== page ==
Meiosis arrest female 1 (MARF1) is a cytoplasmic RNA binding protein that is essential for meiotic progression of mouse oocytes, in part by limiting retrotransposon expression. MARF1 is also expressed in somatic cells and tissues; however, its mechanism of action has yet to be investigated. Human MARF1 contains a NYN-like domain, two RRMs and eight LOTUS domains. This study provides evidence that MARF1 post-transcriptionally silences targeted mRNAs. MARF1 physically interacts with the DCP1:DCP2 mRNA decapping complex but not with deadenylation machineries. Importantly, this study provide a 1.7 Å resolution crystal structure of the human MARF1 NYN domain, which is demonstrated to be a bona fide endoribonuclease, the activity of which is essential for the repression of MARF1-targeted mRNAs. Thus, MARF1 post-transcriptionally represses gene expression by serving as both an endoribonuclease and as a platform that recruits the DCP1:DCP2 decapping complex to targeted mRNAs (Nishimura, 2018).

Ribonuclease activity of MARF1 controls oocyte RNA homeostasis and genome integrity in mice

Producing normal eggs for fertilization and species propagation requires completion of meiosis and protection of the genome from the ravages of retrotransposons. Mutation of Marf1 (meiosis regulator and mRNA stability factor 1) results in defects in both these key processes in mouse oocytes and thus in infertility. MARF1 was predicted to have ribonuclease activity, but the structural basis for the function of MARF1 and the contribution of its putative ribonuclease domain to the mutant oocyte phenotype was unknown. Therefore, this study resolved the crystal structures of key domains of MARF1 and demonstrated by biochemical and mutagenic analyses that the ribonuclease activity of MARF1 controls oocyte meiotic progression and retrotransposon surveillance. The N-terminal NYN domain of MARF1 resembles the nuclease domains of Vpa0982, T4 RNase H, and MCPIP1 and contains four conserved aspartate residues, D178, D215, D246, and D272. The C-terminal LOTUS domain of MARF1 adopts a winged helix-turn-helix fold and binds ssRNA and dsRNA. Purified MARF1 cleaved ssRNAs in vitro, but this cleavage activity was abolished by mutations of conserved aspartates in its NYN domain and truncation of the LOTUS domain. Furthermore, a point mutation in the D272 residue in vivo caused a female-only infertile phenotype in mice, with failure of meiotic resumption and elevation of Line1 and Iap retrotransposon transcripts and DNA double-strand breaks in oocytes. Therefore, the ribonuclease activity of MARF1 controls oocyte meiosis and genome integrity. This activity depends upon conserved aspartic residues in the catalytic NYN domain and the RNA-binding activity of the LOTUS domain (Yao, 2018).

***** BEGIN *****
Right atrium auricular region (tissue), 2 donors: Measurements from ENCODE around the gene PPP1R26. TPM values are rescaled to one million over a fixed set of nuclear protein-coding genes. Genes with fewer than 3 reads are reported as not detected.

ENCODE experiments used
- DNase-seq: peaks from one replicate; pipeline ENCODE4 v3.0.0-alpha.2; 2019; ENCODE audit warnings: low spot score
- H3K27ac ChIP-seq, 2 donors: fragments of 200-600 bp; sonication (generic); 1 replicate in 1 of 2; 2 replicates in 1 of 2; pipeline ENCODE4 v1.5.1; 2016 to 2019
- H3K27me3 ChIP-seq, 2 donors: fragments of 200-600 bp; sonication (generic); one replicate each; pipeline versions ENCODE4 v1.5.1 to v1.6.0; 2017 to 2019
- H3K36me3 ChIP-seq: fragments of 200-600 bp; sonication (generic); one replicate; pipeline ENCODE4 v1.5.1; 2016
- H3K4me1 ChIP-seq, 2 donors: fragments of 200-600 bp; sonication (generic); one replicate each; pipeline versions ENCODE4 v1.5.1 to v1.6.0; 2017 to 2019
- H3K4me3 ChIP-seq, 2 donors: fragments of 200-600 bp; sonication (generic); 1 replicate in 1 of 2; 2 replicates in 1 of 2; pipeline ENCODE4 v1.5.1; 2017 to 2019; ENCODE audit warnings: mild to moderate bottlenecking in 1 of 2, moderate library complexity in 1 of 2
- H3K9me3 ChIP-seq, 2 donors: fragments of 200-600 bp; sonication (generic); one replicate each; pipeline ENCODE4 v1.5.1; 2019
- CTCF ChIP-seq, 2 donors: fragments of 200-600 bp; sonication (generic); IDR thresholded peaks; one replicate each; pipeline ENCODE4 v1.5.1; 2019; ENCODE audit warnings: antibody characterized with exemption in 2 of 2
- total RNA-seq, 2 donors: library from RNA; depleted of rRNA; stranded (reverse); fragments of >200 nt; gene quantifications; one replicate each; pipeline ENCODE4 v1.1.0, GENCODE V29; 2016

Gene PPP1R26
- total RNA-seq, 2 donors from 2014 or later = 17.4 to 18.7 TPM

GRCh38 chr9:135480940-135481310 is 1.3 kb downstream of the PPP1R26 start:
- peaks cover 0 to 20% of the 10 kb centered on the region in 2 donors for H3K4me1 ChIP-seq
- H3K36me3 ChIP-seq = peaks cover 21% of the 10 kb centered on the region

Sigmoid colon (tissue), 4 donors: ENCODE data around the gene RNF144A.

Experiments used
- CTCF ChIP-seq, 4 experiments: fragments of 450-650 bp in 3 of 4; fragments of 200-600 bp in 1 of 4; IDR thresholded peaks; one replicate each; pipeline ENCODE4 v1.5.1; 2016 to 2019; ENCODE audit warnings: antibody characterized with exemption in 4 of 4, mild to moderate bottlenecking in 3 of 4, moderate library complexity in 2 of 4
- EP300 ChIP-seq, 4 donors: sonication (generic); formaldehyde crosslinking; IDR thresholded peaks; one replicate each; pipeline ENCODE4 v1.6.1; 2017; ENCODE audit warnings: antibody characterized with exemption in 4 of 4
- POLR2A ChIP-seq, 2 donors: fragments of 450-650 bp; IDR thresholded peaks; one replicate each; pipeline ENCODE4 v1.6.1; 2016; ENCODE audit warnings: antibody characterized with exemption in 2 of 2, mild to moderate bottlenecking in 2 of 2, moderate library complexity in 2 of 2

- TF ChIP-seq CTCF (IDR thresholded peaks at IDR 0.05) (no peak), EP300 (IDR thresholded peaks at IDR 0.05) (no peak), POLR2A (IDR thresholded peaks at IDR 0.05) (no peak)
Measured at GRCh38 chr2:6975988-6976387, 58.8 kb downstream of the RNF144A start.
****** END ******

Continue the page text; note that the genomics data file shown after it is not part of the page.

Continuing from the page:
LMKB/MARF1 localizes to mRNA processing bodies, interacts with Ge-1, and regulates IFI44L gene expression

The mRNA processing body (P-body) is a cellular structure that regulates the stability of cytoplasmic mRNA. MARF1 is a murine oocyte RNA-binding protein that is associated with maintenance of mRNA homeostasis and genomic stability. In this study, autoantibodies were used to identify Limkain B (LMKB), the human orthologue of MARF1, as a P-body component. Indirect immunofluorescence demonstrated that Ge-1 (a central component of the mammalian core-decapping complex) co-localized with LMKB in P-bodies. Two-hybrid and co-immunoprecipitation assays were used to demonstrate interaction between Ge-1 and LMKB. The C-terminal 120 amino acids of LMKB mediated interaction with Ge-1 and the N-terminal 1094 amino acids of Ge-1 were required for interaction with LMKB. LMKB is the first protein identified to date that interacts with this portion of Ge-1. LMKB was expressed in human B and T lymphocyte cell lines; depletion of LMKB increased expression of IFI44L, a gene that has been implicated in the cellular response to Type I interferons. The interaction between LMKB/MARF1, a protein that contains RNA-binding domains, and Ge-1, which interacts with core-decapping proteins, suggests that LMKB has a role in the regulation of mRNA stability. LMKB appears to have different functions in different cell types: maintenance of genomic stability in developing oocytes and possible dampening of the inflammatory response in B and T cells (Bloch, 2014).